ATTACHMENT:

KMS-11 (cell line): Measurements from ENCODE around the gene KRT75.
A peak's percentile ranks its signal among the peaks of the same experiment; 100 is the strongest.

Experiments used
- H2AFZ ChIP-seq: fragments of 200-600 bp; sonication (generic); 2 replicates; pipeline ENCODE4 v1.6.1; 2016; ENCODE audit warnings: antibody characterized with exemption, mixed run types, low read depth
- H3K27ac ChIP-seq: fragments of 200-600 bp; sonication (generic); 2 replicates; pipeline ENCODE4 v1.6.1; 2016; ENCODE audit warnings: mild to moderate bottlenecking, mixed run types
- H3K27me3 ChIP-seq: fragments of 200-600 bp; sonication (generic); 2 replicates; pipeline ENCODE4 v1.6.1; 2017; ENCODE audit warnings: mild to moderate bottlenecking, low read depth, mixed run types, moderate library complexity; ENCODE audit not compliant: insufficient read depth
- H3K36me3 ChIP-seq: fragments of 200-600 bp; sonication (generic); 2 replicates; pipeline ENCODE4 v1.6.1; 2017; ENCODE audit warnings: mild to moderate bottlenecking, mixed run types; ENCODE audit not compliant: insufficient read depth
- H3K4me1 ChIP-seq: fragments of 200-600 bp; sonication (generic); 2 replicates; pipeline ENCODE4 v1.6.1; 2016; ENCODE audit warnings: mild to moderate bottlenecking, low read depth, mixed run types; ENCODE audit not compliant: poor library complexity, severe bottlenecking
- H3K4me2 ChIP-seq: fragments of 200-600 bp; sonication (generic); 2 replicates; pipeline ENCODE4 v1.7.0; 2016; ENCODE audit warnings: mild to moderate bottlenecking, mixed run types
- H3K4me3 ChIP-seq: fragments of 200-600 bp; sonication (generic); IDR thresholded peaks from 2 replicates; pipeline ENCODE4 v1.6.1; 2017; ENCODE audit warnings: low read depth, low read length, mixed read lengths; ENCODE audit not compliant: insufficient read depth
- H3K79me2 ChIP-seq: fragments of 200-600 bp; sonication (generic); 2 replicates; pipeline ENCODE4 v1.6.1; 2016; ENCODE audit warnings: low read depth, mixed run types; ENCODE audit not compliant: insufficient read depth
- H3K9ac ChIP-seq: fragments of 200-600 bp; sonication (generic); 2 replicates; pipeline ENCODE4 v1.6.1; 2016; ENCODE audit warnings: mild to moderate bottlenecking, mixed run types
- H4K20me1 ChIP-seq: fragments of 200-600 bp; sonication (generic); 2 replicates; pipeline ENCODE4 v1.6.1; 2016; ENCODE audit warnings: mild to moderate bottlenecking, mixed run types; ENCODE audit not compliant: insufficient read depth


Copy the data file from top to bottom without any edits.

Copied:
KMS-11 (cell line): Measurements from ENCODE around the gene KRT75.
A peak's percentile ranks its signal among the peaks of the same experiment; 100 is the strongest.

Experiments used
- H2AFZ ChIP-seq: fragments of 200-600 bp; sonication (generic); 2 replicates; pipeline ENCODE4 v1.6.1; 2016; ENCODE audit warnings: antibody characterized with exemption, mixed run types, low read depth
- H3K27ac ChIP-seq: fragments of 200-600 bp; sonication (generic); 2 replicates; pipeline ENCODE4 v1.6.1; 2016; ENCODE audit warnings: mild to moderate bottlenecking, mixed run types
- H3K27me3 ChIP-seq: fragments of 200-600 bp; sonication (generic); 2 replicates; pipeline ENCODE4 v1.6.1; 2017; ENCODE audit warnings: mild to moderate bottlenecking, low read depth, mixed run types, moderate library complexity; ENCODE audit not compliant: insufficient read depth
- H3K36me3 ChIP-seq: fragments of 200-600 bp; sonication (generic); 2 replicates; pipeline ENCODE4 v1.6.1; 2017; ENCODE audit warnings: mild to moderate bottlenecking, mixed run types; ENCODE audit not compliant: insufficient read depth
- H3K4me1 ChIP-seq: fragments of 200-600 bp; sonication (generic); 2 replicates; pipeline ENCODE4 v1.6.1; 2016; ENCODE audit warnings: mild to moderate bottlenecking, low read depth, mixed run types; ENCODE audit not compliant: poor library complexity, severe bottlenecking
- H3K4me2 ChIP-seq: fragments of 200-600 bp; sonication (generic); 2 replicates; pipeline ENCODE4 v1.7.0; 2016; ENCODE audit warnings: mild to moderate bottlenecking, mixed run types
- H3K4me3 ChIP-seq: fragments of 200-600 bp; sonication (generic); IDR thresholded peaks from 2 replicates; pipeline ENCODE4 v1.6.1; 2017; ENCODE audit warnings: low read depth, low read length, mixed read lengths; ENCODE audit not compliant: insufficient read depth
- H3K79me2 ChIP-seq: fragments of 200-600 bp; sonication (generic); 2 replicates; pipeline ENCODE4 v1.6.1; 2016; ENCODE audit warnings: low read depth, mixed run types; ENCODE audit not compliant: insufficient read depth
- H3K9ac ChIP-seq: fragments of 200-600 bp; sonication (generic); 2 replicates; pipeline ENCODE4 v1.6.1; 2016; ENCODE audit warnings: mild to moderate bottlenecking, mixed run types
- H4K20me1 ChIP-seq: fragments of 200-600 bp; sonication (generic); 2 replicates; pipeline ENCODE4 v1.6.1; 2016; ENCODE audit warnings: mild to moderate bottlenecking, mixed run types; ENCODE audit not compliant: insufficient read depth